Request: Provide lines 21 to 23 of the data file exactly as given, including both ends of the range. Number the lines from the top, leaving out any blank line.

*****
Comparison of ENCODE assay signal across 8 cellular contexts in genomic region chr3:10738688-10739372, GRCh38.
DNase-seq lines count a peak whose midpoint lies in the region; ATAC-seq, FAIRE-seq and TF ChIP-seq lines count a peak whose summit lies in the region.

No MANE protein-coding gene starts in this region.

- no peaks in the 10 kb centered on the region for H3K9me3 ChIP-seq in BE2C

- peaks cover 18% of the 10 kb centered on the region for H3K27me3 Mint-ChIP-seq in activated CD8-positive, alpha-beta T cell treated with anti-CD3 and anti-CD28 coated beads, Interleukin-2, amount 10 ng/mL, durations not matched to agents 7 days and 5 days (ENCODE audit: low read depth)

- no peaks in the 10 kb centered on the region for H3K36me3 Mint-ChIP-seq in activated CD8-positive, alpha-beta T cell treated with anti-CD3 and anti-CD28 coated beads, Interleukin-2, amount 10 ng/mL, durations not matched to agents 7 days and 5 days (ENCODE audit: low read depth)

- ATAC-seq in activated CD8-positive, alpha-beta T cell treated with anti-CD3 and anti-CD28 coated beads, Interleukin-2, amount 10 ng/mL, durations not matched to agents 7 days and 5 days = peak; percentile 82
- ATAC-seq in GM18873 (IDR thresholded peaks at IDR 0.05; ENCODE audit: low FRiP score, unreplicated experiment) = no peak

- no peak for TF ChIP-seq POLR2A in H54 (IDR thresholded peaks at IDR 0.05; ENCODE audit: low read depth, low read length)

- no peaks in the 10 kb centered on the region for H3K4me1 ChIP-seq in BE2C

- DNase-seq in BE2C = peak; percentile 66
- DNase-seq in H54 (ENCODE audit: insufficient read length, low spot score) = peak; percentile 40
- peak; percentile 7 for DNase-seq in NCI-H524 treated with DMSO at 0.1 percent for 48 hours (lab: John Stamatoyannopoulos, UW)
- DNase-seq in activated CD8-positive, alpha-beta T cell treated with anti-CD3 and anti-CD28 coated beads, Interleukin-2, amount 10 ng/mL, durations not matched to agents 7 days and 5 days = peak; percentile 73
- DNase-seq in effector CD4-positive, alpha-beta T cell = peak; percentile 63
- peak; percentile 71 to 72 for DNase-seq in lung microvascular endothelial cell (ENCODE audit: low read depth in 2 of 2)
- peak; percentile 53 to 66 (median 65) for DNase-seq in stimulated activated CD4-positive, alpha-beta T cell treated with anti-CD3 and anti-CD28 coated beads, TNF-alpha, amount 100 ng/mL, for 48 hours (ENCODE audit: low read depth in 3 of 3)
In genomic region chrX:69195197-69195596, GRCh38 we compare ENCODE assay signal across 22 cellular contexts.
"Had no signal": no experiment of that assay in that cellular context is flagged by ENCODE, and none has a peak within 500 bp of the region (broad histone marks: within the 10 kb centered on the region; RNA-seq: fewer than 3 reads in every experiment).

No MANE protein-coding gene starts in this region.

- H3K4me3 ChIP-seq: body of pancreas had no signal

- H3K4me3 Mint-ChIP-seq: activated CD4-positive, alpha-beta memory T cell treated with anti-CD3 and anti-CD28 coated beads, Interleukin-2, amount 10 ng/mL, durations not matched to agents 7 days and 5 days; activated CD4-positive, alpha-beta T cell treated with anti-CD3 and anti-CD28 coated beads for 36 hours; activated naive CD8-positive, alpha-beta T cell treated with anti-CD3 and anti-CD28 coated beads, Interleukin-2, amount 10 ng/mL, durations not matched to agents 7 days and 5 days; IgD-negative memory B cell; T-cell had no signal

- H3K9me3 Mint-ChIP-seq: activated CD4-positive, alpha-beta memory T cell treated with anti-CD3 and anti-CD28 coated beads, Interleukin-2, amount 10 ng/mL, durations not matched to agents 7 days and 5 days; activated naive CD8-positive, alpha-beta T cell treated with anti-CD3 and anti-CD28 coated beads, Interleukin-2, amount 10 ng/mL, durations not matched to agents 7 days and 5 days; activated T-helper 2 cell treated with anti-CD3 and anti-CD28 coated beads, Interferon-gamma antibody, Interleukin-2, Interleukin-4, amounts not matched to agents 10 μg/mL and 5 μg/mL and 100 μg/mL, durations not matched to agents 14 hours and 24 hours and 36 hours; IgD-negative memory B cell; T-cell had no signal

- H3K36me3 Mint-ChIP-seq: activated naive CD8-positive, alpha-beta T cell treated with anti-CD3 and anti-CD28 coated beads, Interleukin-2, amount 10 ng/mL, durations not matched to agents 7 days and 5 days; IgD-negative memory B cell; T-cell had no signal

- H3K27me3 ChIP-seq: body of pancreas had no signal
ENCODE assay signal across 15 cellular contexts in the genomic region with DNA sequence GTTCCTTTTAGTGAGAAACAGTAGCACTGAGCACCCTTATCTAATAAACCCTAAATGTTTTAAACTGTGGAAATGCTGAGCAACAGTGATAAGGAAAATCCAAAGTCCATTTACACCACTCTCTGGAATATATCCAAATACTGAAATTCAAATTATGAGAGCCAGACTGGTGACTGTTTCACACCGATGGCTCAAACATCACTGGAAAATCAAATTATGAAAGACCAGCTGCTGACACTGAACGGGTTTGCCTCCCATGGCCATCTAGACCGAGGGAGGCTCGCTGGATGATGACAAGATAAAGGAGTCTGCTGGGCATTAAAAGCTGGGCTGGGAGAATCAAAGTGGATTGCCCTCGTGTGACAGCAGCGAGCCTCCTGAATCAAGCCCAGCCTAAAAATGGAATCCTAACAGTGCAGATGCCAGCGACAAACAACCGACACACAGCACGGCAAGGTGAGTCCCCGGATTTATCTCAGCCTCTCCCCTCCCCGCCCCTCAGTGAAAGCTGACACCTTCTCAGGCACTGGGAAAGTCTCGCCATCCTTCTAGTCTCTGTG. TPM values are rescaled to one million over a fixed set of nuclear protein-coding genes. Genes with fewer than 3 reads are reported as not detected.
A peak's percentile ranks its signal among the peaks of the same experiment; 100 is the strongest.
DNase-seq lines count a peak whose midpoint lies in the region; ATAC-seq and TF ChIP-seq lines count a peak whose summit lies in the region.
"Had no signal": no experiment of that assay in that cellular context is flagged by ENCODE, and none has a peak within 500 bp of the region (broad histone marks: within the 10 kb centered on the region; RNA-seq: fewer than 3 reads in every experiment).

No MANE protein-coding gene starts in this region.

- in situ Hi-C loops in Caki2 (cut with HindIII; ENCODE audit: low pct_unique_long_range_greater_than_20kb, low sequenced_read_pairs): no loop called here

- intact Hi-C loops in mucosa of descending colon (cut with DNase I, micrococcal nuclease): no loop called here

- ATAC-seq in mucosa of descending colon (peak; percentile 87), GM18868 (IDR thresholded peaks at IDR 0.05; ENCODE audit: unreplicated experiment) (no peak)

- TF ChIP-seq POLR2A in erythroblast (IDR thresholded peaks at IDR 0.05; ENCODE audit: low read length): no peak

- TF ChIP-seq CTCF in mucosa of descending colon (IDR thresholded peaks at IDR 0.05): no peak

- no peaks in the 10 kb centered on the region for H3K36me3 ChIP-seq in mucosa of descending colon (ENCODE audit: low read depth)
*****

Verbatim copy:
- H3K4me3 ChIP-seq: body of pancreas had no signal

- H3K4me3 Mint-ChIP-seq: activated CD4-positive, alpha-beta memory T cell treated with anti-CD3 and anti-CD28 coated beads, Interleukin-2, amount 10 ng/mL, durations not matched to agents 7 days and 5 days; activated CD4-positive, alpha-beta T cell treated with anti-CD3 and anti-CD28 coated beads for 36 hours; activated naive CD8-positive, alpha-beta T cell treated with anti-CD3 and anti-CD28 coated beads, Interleukin-2, amount 10 ng/mL, durations not matched to agents 7 days and 5 days; IgD-negative memory B cell; T-cell had no signal

- H3K9me3 Mint-ChIP-seq: activated CD4-positive, alpha-beta memory T cell treated with anti-CD3 and anti-CD28 coated beads, Interleukin-2, amount 10 ng/mL, durations not matched to agents 7 days and 5 days; activated naive CD8-positive, alpha-beta T cell treated with anti-CD3 and anti-CD28 coated beads, Interleukin-2, amount 10 ng/mL, durations not matched to agents 7 days and 5 days; activated T-helper 2 cell treated with anti-CD3 and anti-CD28 coated beads, Interferon-gamma antibody, Interleukin-2, Interleukin-4, amounts not matched to agents 10 μg/mL and 5 μg/mL and 100 μg/mL, durations not matched to agents 14 hours and 24 hours and 36 hours; IgD-negative memory B cell; T-cell had no signal